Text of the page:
The large number of enteric neurons in the healthy adult small intestine remains constant for most of adult life, which appears to be the result of a continuous renewal process of neurons in the intestine (Kulkarni, S. et al, 2017) .

The neurons that are part of the enteric nervous system, and therefore are in charge of regulating our gastrointestinal activity, are the following (Oswaldo, et al, 2012):

1. Primary intrinsic afferent neurons

Being afferent, they are neurons that carry nerve impulses from the organs to the central nervous system. However, since they are primary neurons, they do not conduct sensory information directly, but rather through other cells located in the enteric epithelium (the cellular tissue that lines the enteric nervous system). That is, their activity is mainly that of sensory transducers and in this way they regulate physiological functions of the digestive tract.

2. Motor neurons

As its name says, it is responsible for activating the muscular layers that make up both the digestive tract and the blood vessels and some glands. They in turn divide into excitatory motor neurons (eg, acetylcholine), or inhibitory motor neurons (such as nitric oxide or GABA). The latter, the inhibitory neurons, are responsible for regulating water secretion, blood flow and the release of electrolytes.

3. Interneurons

These are the nerve cells responsible for connecting primary intrinsic afferent neurons with motor neurons. They can be ascending or descending, depending on whether they act from the head to the opposite extreme, or in the opposite direction.

5. Gut-leaking neurons

Its processes are located outside the digestive tract and connect with the nerve ganglia to form a new ganglion called the “prevertebral”. Its main function is to warn about changes in the activity of the intestine, which is why it is mechanoreceptors (secondary neurons that fire action potentials in the face of mechanical stimuli).

Main functions of the SNE and associated pathologies

According to Furness, 2012, the main functions performed by the enteric nervous system as a whole are the following:

  • Determine the movement patterns of the gastrointestinal tract.
  • Control gastric acid secretion.
  • Regulate movement and fluids that cross the epithelium.
  • Modify blood flow locally.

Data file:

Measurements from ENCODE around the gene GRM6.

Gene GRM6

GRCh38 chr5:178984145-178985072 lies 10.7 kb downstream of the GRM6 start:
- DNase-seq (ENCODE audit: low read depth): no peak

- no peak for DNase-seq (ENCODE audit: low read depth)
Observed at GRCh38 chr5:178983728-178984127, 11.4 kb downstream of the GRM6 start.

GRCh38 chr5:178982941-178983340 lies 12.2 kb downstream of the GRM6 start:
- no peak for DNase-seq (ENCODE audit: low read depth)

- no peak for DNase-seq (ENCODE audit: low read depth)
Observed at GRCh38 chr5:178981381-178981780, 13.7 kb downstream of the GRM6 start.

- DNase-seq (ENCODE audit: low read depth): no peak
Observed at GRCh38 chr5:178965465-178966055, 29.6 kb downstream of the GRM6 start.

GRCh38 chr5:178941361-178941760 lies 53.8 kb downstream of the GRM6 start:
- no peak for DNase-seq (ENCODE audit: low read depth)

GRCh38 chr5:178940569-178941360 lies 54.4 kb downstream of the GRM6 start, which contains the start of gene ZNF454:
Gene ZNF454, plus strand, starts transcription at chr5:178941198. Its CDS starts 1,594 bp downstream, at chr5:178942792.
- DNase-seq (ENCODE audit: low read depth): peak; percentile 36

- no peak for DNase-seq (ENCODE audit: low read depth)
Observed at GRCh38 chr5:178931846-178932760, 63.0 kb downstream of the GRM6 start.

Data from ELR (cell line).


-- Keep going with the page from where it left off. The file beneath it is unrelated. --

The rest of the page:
• Modify and regulate the absorption of nutrients.
  • Interact with the intestinal endocrine system and also with the immune system.
  • Maintain the integrity of the epithelial barrier that divides the cells of the intestine.

An improper operation of this system affects the functions described above. For the most part, the inadequate functioning of the ENS is related to neuropathies that make it difficult to control muscle activity and the movement of mucous fluid. This is reflected in different ailments of the colon and digestive tract.

Furthermore, the malfunctioning of the ENS may be congenital in origin or acquired during postnatal development. Generally, the latter occurs due to a secondary medical condition that ends up significantly damaging the functioning of the ENS, although it can also occur due to an iatrogenic effect of a drug, or due to a neuropathology induced by drug use.

Bibliographic references:

  • Kulkarni, S., Micci, MA., Leser, J., Shin, Ch., Tang, S-Ch., Fu, YY.,…, Pasricha, P. (2017). Adult enteric nervous system in health is maintained by a dynamic balance between neuronal apoptosis and neurogenesis. Proceedings of the National Academy of Science of the United States of America, 114 (18): E3709-E3718.
  • Furness, J. (2012). The enteric nervous system and neurogastroenterology. Nature Reviews Gastroenterology & Hepatology, 9: 286-294.
  • Oswaldo, J., Frank-Márquez, N., Cervantes-Bustamante, R., Cadena-León, J., Montijo-Barrios, E.,… Ramírez-Mayans, J. (2012). Enteric nervous system and gastrointestinal motility
  • Grundy, D. and Schemann, M. (2007). Enteric nervous system. Current Opinion in Gastroenterology, 23 (2): 121-126.